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I am a total layman and I don't have any experience in the field of law. Please keep this in mind when responding to this question.

Obviously blackmail is illegal. However, I have always wondered how exactly this would work in a real world scenario. I was wondering if any lawyers could chime in.

Lets say I killed someone, or my company is committing massive fraud/tax evasion. If someone threatens to reveal my dark secrets unless I help them do something, then this would be considered blackmail.

So what? What could I even do in this scenario? Report them to the police and go down in flames together? What are the practical implications of blackmail being illegal?

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  • As far as I know, blackmail isn't actually illegal in most parts of the US (I would need to do more reading on it). It's actually prosecuted under some type of extortion charge. Yes, there is a difference between the two, be it small, it's still there. – User37849012643 Oct 8 '20 at 9:31
  • I think there is a short story by Jeffrey Archer, about a couple blackmailing some very harmless and very shy guy, who has received multiple war medals for removing land mines, so he would know everything about bombs. And by an incredible incidence, that blackmailing couple is killed by a bomb that goes off in their home. – gnasher729 Oct 8 '20 at 15:34
  • Law professor Eugene Volokh has written about the "blackmail paradox"; the difficulty of writing a law against blackmail which still allows one to e.g. threaten legal action against someone who owes you money. volokh.com/2012/08/21/blackmail – Paul Johnson Oct 9 '20 at 15:32
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Canadian law defines a crime of extortion, but not blackmail. An alternative theory of "blackmail" is that it is coercion. This is the law against extortion in Canada. We start with the definition of extortion, §346 (1)

Every one commits extortion who, without reasonable justification or excuse and with intent to obtain anything, by threats, accusations, menaces or violence induces or attempts to induce any person, whether or not he is the person threatened, accused or menaced or to whom violence is shown, to do anything or cause anything to be done.

To simplify, one person makes another person do something using threats, accusations or violence and doesn't have a good reason to do so. A parent can altruistically threaten to write a child out of their will if the child doesn't stop taking heroin: that's a good reason, so that is not extortion. If you threaten to turn a murderer in to the police unless they give to $1,000, that is extortion. However, the law also provides that "A threat to institute civil proceedings is not a threat for the purposes of this section". It is legal to threaten to sue the pants off of a person if they don't settle for some cash reward.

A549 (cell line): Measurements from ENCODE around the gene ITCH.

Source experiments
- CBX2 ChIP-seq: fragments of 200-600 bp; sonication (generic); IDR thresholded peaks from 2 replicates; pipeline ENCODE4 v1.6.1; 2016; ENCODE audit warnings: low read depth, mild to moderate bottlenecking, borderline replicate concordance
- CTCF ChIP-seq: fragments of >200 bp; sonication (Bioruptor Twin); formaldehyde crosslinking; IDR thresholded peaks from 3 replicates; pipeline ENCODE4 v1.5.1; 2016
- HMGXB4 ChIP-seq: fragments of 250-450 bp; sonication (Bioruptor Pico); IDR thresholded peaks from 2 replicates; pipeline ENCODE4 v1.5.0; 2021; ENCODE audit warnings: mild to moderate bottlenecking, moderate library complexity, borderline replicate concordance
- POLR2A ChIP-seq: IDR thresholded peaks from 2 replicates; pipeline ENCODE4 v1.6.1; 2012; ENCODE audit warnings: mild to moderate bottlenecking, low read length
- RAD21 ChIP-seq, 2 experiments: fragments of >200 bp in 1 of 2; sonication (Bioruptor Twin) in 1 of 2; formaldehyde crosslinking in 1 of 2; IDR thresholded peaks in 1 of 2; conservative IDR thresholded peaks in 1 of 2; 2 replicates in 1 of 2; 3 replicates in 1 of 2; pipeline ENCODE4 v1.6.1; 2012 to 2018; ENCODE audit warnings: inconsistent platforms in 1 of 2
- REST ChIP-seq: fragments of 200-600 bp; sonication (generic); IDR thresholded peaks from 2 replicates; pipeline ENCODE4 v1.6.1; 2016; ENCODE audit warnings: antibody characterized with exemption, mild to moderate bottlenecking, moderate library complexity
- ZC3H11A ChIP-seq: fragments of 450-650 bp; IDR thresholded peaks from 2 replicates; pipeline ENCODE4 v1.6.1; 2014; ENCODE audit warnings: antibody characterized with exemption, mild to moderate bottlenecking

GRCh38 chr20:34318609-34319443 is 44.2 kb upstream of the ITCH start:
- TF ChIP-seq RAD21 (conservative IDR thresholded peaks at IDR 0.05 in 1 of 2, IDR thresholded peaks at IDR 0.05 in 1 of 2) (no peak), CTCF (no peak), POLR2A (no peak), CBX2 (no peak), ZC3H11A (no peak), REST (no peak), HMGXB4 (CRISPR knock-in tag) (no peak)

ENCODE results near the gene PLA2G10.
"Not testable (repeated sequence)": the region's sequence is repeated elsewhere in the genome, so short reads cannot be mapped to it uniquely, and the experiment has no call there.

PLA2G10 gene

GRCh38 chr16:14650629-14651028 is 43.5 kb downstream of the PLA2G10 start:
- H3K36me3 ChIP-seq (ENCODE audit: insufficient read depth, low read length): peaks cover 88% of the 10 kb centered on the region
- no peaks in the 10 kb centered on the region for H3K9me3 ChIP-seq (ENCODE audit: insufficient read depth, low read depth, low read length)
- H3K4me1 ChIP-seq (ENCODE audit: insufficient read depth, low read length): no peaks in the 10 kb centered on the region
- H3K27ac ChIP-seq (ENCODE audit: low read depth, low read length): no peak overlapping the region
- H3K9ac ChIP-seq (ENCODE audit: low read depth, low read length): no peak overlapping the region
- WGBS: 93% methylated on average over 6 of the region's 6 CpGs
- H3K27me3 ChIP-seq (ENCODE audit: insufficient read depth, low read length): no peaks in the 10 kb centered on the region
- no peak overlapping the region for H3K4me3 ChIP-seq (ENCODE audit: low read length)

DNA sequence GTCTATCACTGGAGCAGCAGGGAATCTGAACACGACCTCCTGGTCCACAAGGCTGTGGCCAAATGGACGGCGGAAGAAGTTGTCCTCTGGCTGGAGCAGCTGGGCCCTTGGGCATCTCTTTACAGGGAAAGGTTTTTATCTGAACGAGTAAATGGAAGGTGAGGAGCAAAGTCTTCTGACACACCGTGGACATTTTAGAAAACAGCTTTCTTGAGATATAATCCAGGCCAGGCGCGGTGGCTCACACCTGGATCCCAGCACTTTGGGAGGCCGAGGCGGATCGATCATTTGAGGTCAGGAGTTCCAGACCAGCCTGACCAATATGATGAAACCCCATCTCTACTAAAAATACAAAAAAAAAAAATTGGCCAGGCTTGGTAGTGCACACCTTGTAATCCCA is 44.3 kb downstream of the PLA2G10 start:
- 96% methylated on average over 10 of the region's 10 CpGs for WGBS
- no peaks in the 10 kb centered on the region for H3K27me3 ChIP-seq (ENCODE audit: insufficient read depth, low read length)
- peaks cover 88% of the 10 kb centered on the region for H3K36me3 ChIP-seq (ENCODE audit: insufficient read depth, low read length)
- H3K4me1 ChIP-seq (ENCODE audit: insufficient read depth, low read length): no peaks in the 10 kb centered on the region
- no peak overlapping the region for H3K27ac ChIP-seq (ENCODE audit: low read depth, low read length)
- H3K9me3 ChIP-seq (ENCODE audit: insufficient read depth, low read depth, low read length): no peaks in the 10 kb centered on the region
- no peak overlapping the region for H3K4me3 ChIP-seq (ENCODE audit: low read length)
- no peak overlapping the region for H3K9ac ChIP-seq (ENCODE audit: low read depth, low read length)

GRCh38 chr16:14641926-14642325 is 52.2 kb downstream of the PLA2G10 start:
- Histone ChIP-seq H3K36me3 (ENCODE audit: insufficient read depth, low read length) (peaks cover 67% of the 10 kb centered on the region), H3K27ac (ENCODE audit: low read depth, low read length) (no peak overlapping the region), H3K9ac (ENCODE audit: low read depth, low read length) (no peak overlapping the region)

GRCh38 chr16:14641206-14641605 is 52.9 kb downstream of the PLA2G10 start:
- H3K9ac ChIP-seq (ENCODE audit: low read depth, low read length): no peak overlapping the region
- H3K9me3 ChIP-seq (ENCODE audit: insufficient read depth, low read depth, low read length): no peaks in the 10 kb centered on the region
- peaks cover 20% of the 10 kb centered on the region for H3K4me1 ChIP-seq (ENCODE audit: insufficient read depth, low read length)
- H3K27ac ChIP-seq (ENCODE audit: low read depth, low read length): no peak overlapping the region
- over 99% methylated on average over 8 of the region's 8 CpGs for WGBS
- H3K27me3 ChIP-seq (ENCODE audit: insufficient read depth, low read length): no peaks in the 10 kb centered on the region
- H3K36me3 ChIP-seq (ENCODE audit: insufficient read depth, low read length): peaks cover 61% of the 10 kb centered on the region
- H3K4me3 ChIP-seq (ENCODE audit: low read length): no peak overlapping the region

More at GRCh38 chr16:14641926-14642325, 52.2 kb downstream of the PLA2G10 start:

The wording of the law is very broad and it's not obvious from the wording of the statute where the line is drawn. These guys give a number of examples of acts leading to convictions:

A teenager who said he would bring an AK-47 to school and shooting people unless he was compensated for his damaged vape;

A man who was found to have implied violence by asking for money and stating that ‘things will get a lot worse’, and ‘if you can’t pay with money you’ll have to pay with something else’ if he didn’t receive it;

Three men who were accused of threatening, harassing, intimidating, and extorting a man who tried to start a new chapter of a Montreal-based Motorcycle club;

A man who allegedly committed acts including arson, telephone threats, molotov cocktails, and paintball-gun shootings against his former business associates;

A man who threatened to post nude pictures of people on social media unless paid;

A man who pretended to be a photographer and threatened to send nude pictures to family or pornorgraphic magazines unless sexual favours were granted;